So here is another week come and gone and my life keeps me from digging in to find our readers cool blues news. Guess it's time for my every so often appeal to readers for input. Got a great story? Been to a neat event? Want to review a favorite band or album? Find some blues history fascinating? Well, here's your opportunity! Drop me a note and let me know what you want to share. (Sandy's E-mail)
If you don't feel you want the "full" responsibility then send me a link to something you feel readers would enjoy reading in the newsletter and I will put an article together for you. Please do remember that OBS reserves the right to edit articles for space. Read on below for an article honoring James Cotton who passed away last week. It's hard not to be pained as these blues greats keep checking out. It is important loss because it raises the need for blues societies in local communities like ours and the Blues Foundation with it's international reach to redouble our efforts in "Keeping the Blues Alive!" Are you with me?
Finally, always remember you can let me know if you have any ideas, comments or additions to the newsletter. Just send them to me anytime at:
Open Board Position
Please take note. At our recent annual meeting, voting for the office of Treasurer (2-year term/voting held in odd years) was deferred to a later date to allow for an extended recruiting effort. Current treasurer Cheryl Canfield will continue to support the position through the transition time. For more information, or to nominate a candidate for the position of treasurer, please contact Leah Spears-Blackmon
The Blues world lost another icon this week when James Cotton succumbed
to Pneumonia on Thursday. He was 81. The article below is from Rolling
"Cotton, who was born on a cotton farm in Tunica, Mississippi on July 1st, 1935, came to prominence in the Fifties when he cut two singles for the fledging label Sun Records and performed gigs with Waters.
As a child, he'd become obsessed with harmonica player Sonny Boy Williamson II's King Biscuit Time broadcasts and, at age nine, moved in with the elder harpist to learn the instrument.
He launched his own career as a teenager and toured with both Williamson and Howlin' Wolf. In 1953, he recorded his first Sun single, "Straighten Up Baby," which he followed up with "Cotton Crop Blues." At age 20, he began touring and recording with Waters and is featured on that artist's At Newport LP (1960), most notably "Got My Mojo Working." He later recorded a number of tracks for the Vanguard label's Chicago/The Blues/Today! compilation series and played on Otis Spann's 1969 album The Blues Never Die!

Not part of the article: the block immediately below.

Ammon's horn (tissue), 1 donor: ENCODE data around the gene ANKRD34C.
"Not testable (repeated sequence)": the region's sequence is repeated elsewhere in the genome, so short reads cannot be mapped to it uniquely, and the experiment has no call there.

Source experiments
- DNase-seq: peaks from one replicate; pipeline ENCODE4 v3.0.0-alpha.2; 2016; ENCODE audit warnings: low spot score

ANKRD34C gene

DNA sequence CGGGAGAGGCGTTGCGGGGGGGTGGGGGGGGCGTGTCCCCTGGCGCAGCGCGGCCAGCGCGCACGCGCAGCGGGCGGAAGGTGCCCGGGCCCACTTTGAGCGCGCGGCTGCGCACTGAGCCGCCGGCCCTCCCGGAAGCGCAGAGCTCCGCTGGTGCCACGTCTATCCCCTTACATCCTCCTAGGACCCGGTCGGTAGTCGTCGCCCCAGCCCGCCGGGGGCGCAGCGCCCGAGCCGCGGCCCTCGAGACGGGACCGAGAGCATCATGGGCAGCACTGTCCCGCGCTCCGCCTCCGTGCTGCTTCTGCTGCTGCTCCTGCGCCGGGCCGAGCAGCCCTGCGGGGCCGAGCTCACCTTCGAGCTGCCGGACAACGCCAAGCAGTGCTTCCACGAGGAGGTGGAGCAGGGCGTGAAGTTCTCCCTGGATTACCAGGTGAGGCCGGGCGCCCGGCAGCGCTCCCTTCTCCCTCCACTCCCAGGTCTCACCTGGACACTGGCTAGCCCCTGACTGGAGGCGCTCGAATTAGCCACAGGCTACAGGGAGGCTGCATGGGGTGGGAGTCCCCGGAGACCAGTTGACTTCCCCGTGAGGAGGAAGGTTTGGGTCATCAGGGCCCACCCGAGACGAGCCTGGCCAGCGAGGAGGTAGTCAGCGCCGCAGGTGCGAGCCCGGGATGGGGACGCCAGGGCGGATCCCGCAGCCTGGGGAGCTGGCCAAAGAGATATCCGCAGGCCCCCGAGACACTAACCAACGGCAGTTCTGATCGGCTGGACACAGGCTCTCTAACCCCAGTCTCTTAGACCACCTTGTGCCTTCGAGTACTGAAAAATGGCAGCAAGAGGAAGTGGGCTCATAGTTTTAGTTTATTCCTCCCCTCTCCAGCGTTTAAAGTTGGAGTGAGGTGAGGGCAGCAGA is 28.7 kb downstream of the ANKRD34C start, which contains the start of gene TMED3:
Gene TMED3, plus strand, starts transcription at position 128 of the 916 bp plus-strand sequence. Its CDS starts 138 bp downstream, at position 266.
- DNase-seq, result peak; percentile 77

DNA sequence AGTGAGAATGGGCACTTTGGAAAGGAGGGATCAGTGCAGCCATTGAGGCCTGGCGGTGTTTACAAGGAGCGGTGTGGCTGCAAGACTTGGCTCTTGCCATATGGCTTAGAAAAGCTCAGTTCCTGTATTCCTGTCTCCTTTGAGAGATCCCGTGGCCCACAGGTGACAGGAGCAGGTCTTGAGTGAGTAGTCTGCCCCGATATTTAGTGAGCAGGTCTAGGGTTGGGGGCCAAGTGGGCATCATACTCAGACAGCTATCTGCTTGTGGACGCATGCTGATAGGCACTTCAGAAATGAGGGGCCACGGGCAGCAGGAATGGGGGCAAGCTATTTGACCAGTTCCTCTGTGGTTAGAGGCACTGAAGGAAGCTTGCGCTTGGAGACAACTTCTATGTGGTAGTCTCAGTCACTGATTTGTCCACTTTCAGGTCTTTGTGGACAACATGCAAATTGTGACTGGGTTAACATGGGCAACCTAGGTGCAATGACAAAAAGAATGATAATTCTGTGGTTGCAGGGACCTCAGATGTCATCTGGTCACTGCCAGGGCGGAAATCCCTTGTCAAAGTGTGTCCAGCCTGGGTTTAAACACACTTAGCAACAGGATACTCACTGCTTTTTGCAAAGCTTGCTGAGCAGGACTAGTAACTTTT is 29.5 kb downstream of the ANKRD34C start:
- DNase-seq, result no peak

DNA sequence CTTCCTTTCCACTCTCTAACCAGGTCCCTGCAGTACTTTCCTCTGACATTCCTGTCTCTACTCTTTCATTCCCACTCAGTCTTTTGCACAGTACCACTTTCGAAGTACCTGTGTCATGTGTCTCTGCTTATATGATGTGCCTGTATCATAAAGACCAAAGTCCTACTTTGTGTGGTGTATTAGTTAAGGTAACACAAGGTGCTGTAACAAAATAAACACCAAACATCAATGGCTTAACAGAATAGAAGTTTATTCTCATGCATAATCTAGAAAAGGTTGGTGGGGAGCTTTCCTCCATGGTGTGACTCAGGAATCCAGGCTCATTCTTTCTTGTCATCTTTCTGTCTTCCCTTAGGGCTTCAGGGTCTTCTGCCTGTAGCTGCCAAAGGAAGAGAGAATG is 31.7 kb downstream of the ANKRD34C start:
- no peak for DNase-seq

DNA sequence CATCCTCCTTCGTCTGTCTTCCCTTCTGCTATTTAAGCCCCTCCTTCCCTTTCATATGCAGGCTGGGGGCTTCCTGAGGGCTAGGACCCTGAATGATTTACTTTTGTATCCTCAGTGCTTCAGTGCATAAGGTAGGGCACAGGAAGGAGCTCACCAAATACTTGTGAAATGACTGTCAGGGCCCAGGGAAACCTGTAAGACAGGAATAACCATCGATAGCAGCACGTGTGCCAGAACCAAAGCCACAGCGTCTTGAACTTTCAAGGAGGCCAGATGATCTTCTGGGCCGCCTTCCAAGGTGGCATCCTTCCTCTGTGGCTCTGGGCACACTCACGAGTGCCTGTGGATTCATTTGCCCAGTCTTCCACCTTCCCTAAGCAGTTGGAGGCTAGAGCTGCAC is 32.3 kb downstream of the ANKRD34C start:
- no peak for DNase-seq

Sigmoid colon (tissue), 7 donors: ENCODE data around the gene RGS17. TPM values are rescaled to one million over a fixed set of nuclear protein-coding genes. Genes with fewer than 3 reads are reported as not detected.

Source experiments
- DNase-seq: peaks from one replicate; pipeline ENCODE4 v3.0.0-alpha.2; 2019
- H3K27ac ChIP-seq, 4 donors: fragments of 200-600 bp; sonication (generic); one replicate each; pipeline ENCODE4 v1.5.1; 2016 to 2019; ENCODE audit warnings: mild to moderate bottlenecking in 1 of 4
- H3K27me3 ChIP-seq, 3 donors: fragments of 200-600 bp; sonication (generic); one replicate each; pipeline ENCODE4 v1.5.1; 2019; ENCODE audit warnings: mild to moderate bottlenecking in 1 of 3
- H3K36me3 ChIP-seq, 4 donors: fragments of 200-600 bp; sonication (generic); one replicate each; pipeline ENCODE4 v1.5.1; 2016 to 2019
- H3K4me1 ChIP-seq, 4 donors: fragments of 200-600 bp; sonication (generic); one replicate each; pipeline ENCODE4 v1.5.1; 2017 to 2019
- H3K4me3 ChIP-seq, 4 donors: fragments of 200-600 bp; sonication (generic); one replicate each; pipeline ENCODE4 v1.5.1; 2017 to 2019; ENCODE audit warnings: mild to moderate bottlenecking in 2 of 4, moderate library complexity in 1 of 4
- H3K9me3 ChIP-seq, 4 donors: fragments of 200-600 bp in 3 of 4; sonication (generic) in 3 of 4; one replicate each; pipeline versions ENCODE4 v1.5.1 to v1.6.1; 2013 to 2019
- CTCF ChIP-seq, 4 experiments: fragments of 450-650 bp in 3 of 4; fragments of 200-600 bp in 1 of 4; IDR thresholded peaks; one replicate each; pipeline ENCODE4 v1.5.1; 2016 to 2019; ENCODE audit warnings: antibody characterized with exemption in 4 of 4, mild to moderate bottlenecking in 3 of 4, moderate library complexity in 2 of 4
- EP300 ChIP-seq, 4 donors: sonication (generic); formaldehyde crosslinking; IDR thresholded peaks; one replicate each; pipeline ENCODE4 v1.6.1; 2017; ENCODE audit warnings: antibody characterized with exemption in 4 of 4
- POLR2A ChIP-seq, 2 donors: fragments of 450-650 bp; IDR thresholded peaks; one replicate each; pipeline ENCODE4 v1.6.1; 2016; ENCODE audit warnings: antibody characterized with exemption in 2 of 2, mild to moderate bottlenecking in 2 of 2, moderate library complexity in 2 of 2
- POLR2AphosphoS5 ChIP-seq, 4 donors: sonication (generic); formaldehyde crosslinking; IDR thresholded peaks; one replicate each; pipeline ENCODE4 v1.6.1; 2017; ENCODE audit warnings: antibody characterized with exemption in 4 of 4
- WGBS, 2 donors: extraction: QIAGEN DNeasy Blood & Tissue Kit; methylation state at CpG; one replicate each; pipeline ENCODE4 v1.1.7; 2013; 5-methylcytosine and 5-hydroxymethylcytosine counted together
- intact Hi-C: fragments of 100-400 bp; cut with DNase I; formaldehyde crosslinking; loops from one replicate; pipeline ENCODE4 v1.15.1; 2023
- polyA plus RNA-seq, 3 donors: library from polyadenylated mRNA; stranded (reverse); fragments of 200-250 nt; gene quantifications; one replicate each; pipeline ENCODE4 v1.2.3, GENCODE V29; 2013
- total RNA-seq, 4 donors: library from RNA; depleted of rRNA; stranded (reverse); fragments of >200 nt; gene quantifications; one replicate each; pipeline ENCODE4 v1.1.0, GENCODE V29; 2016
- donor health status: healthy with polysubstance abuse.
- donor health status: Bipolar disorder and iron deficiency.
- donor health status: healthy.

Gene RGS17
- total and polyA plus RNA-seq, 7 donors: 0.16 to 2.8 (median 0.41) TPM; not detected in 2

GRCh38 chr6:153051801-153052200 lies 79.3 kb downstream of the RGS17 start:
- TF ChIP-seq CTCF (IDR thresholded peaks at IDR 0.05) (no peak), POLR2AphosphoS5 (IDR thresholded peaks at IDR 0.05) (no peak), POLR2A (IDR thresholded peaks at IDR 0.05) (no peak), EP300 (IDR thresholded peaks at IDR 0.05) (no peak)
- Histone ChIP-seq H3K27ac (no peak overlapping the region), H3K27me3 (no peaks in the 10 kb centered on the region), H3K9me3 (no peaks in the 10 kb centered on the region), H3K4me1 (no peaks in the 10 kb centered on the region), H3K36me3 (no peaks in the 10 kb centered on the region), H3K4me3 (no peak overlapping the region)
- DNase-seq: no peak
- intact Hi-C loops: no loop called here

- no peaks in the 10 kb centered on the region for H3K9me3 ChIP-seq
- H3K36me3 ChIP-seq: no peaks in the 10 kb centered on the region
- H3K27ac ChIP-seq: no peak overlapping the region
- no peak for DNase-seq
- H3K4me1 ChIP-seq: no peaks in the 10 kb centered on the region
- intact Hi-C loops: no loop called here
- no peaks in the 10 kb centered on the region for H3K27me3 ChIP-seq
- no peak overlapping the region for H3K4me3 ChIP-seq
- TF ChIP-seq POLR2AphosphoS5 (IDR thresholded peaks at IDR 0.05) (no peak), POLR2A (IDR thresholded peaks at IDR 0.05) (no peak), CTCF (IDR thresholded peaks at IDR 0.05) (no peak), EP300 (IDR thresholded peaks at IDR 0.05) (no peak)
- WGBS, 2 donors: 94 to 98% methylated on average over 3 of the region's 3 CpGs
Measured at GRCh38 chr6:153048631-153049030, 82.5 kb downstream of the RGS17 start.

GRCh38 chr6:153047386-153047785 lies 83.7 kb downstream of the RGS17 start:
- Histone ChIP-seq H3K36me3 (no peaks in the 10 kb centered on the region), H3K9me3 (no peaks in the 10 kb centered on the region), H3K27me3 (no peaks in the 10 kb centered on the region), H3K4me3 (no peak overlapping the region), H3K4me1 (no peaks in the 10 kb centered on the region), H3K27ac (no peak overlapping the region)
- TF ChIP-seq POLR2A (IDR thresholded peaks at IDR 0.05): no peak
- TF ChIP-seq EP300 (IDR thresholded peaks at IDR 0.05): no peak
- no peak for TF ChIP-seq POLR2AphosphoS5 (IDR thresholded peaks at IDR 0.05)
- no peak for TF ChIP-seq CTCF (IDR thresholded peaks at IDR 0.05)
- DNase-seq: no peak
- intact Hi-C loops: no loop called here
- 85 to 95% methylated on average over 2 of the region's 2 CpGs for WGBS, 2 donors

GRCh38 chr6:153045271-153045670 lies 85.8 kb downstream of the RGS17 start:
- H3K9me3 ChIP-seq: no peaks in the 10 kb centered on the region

Cotton, dubbed "Mr. Superharp," formed the James Cotton Band in 1966, with the group issuing a self-titled debut the next year. His fellow musicians at the time were guitarist Luther Tucker and drummer Sam Lay. Cotton would later find himself playing with Matt "Guitar" Murphy and Hubert Sumlin, and would go on to explore blues-rock with performances with Janis Joplin, the Grateful Dead, Led Zeppelin, B.B. King, Santana, Steve Miller and Freddie King, among others.
In the Seventies, he recorded for Buddha and Capitol, reuniting with Waters for LPs produced by guitarist Johnny Winter. The first, Hard Again, came out in 1977 and won a Grammy. He also made appearances on albums by Sumlin, Memphis Slim, Steve Miller and others, and welcomed Miller, Winter, Dr. John, Todd Rundgren, David Sanborn and others onto his own recordings.
Cotton continued to record throughout the Eighties, including a run on Alligator Records, and won the Best Traditional Blues Album Grammy for his Deep in the Blues LP in 1997. His most recent album was Cotton Mouth Man, which came out in 2013 and was nominated for a Grammy.
Cotton earned six Living Blues Awards in his lifetime and 10 Blues Music Awards. New York City's Lincoln Center recognized his contributions to blues with a tribute concert in 2010 that featured Sumlin, Taj Mahal, Shemekia Copeland and others. Five years later, the Festival International de Jazz de Montréal gave Cotton its B.B. King Award for his contributions to the blues.